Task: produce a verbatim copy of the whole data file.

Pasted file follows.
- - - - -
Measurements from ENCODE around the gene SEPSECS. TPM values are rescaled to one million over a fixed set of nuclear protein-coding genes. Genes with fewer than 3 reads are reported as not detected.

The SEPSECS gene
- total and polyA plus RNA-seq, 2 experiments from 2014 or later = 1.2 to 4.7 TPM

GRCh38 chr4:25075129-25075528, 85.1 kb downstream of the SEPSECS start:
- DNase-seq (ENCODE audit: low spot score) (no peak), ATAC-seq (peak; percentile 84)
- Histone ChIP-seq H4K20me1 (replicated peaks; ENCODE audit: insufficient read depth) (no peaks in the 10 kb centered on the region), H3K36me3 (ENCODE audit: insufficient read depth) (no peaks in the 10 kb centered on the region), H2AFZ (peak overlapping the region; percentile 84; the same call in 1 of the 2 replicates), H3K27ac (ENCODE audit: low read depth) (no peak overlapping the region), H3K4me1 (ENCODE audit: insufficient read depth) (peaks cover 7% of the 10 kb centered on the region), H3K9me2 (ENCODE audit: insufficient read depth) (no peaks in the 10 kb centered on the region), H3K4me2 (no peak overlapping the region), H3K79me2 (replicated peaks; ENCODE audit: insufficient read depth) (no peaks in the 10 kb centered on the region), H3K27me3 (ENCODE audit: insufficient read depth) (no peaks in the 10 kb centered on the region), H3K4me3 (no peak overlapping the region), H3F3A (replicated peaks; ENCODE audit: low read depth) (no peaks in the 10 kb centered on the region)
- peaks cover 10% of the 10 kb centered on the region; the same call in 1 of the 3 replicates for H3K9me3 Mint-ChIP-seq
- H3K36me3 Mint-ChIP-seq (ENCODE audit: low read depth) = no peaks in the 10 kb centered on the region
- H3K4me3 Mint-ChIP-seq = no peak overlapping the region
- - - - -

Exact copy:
Measurements from ENCODE around the gene SEPSECS. TPM values are rescaled to one million over a fixed set of nuclear protein-coding genes. Genes with fewer than 3 reads are reported as not detected.

The SEPSECS gene
- total and polyA plus RNA-seq, 2 experiments from 2014 or later = 1.2 to 4.7 TPM

GRCh38 chr4:25075129-25075528, 85.1 kb downstream of the SEPSECS start:
- DNase-seq (ENCODE audit: low spot score) (no peak), ATAC-seq (peak; percentile 84)
- Histone ChIP-seq H4K20me1 (replicated peaks; ENCODE audit: insufficient read depth) (no peaks in the 10 kb centered on the region), H3K36me3 (ENCODE audit: insufficient read depth) (no peaks in the 10 kb centered on the region), H2AFZ (peak overlapping the region; percentile 84; the same call in 1 of the 2 replicates), H3K27ac (ENCODE audit: low read depth) (no peak overlapping the region), H3K4me1 (ENCODE audit: insufficient read depth) (peaks cover 7% of the 10 kb centered on the region), H3K9me2 (ENCODE audit: insufficient read depth) (no peaks in the 10 kb centered on the region), H3K4me2 (no peak overlapping the region), H3K79me2 (replicated peaks; ENCODE audit: insufficient read depth) (no peaks in the 10 kb centered on the region), H3K27me3 (ENCODE audit: insufficient read depth) (no peaks in the 10 kb centered on the region), H3K4me3 (no peak overlapping the region), H3F3A (replicated peaks; ENCODE audit: low read depth) (no peaks in the 10 kb centered on the region)
- peaks cover 10% of the 10 kb centered on the region; the same call in 1 of the 3 replicates for H3K9me3 Mint-ChIP-seq
- H3K36me3 Mint-ChIP-seq (ENCODE audit: low read depth) = no peaks in the 10 kb centered on the region
- H3K4me3 Mint-ChIP-seq = no peak overlapping the region